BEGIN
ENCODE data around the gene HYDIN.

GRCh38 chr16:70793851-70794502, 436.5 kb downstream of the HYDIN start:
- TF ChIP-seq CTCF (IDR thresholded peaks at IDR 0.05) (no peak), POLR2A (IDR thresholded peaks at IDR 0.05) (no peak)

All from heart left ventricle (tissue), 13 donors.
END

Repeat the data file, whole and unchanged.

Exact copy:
ENCODE data around the gene HYDIN.

GRCh38 chr16:70793851-70794502, 436.5 kb downstream of the HYDIN start:
- TF ChIP-seq CTCF (IDR thresholded peaks at IDR 0.05) (no peak), POLR2A (IDR thresholded peaks at IDR 0.05) (no peak)

All from heart left ventricle (tissue), 13 donors.